Merely the journalistic conceit of wishy-washy leftists and other malcontents, you ask? Here's what the CIA's own 1968 National Intelligence Estimate had to say:
An essential part of the Suharto government's economic program, therefore, has been to welcome foreign capital back to Indonesia. Already about 25 American and European firms have recovered control of mines, estates, and other enterprises nationalized under Sukarno. In addition, liberal legislation has been enacted to attract new private foreign investment. Tax incentives are offered and the rights of managerial control, repatriation of profits, and compensation in the event of expropriation are, in large measure, guaranteed. The prospects for private foreign investment in extractive industries are fairly good, but it will take several years before survey and exploratory work can pay off in large scale production, export earnings, and tax revenues. Some of Indonesia's traditional export industries such as rubber, tin, and copra are on the decline because of inadequate maintenance over the years and falling prices on the world market. Nevertheless, there is substantial foreign interest in new investment in relatively untapped resources of nickel, copper, bauxite, and timber. The most promising industry, from the standpoints of both foreign capital and Indonesian economic growth, is oil. Crude production, chiefly from the fields of Caltex/5/ in Central Sumatra, now averages 600,000 barrels per day, and daily output will probably exceed one million barrels within the next three years. On balance, however, Indonesia's export earnings (and, therefore, much needed foreign exchange) will probably grow slowly, not increasing substantially before the mid-1970's. [emphasis added]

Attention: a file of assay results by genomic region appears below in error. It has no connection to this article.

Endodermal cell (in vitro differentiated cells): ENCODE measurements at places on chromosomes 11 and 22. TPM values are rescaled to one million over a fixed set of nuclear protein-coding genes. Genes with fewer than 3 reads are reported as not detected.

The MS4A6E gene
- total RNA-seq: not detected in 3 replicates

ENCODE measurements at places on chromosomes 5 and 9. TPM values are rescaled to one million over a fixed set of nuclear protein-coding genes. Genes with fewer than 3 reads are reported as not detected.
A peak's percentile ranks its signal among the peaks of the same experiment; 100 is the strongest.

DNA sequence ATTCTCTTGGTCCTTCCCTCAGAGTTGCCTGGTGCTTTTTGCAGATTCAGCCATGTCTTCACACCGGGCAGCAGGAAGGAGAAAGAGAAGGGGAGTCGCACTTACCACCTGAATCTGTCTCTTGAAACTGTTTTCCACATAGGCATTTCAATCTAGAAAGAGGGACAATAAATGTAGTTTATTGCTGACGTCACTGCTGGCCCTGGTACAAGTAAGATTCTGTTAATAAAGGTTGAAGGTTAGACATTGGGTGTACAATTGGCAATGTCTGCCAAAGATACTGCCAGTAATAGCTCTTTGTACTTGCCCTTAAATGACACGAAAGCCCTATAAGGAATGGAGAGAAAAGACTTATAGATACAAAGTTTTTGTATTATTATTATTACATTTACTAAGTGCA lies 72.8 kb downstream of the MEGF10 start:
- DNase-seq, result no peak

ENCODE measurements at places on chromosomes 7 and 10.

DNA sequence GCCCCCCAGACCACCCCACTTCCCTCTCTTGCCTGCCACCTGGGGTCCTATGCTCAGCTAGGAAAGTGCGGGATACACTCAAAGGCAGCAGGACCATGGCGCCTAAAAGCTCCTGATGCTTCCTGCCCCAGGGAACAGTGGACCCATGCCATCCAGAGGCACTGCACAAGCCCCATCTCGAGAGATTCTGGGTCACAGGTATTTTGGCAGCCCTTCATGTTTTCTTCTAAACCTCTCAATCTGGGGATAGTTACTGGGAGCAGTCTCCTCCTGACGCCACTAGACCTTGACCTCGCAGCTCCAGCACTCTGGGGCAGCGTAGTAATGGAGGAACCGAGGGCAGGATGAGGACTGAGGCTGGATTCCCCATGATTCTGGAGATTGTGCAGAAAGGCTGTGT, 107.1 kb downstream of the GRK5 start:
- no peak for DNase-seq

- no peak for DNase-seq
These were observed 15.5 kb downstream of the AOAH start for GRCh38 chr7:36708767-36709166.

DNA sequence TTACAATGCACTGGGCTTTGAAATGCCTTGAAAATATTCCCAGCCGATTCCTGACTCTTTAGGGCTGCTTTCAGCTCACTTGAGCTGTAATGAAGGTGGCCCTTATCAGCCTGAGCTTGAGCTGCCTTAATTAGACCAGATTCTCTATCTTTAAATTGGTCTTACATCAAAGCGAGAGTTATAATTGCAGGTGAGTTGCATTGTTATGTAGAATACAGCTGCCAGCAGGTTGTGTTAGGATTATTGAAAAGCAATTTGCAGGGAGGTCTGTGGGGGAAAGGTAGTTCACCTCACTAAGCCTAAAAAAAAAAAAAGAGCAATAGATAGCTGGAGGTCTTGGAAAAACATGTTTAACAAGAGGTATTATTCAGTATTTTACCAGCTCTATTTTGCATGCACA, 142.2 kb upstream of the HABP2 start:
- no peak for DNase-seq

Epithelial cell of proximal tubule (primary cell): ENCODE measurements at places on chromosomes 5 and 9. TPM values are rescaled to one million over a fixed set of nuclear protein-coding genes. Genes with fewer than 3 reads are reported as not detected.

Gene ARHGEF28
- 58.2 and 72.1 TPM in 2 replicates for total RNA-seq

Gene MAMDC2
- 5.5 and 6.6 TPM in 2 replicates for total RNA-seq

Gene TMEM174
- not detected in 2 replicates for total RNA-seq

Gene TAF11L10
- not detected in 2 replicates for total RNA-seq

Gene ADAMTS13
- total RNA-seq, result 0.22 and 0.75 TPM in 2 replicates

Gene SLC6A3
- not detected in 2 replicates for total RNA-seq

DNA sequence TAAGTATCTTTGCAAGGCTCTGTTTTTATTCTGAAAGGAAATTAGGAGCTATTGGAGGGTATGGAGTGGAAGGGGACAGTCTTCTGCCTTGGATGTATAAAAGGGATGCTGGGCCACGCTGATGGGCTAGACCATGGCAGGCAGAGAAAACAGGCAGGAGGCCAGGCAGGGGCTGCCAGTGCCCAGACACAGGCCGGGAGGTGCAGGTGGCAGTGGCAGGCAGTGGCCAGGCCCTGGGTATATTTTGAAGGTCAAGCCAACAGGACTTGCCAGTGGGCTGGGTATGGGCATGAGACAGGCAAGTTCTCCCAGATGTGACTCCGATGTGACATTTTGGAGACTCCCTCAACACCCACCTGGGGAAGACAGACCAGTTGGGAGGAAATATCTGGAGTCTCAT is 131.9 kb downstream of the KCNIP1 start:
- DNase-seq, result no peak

Would that be one barrel for every dead "communist"? A bargain by any reckoning and consistent with the grim "metrics" of U.S. economic shock jocks.
But just for laughs, here is how The New York Times' Helen Berger describes the Dear Leader. Under the heading "Enigmatic and Magical" she writes,
Mr. Suharto was an unlikely character to play such a major role in his country's destiny. He was a private person, and although he wielded complete power, he spoke in gentle tones, smiled sweetly to friend and foe and presented himself as a man of humble origins, shy, retiring and enigmatic. Short and thick set, he almost invariably dressed in a Western business suit or a safari jacket once he gave up his military uniform, and a black songkok, the flat traditional Indonesian cap.
But as readers know only too well, fascists and other "friends of Washington" don't always shave their heads...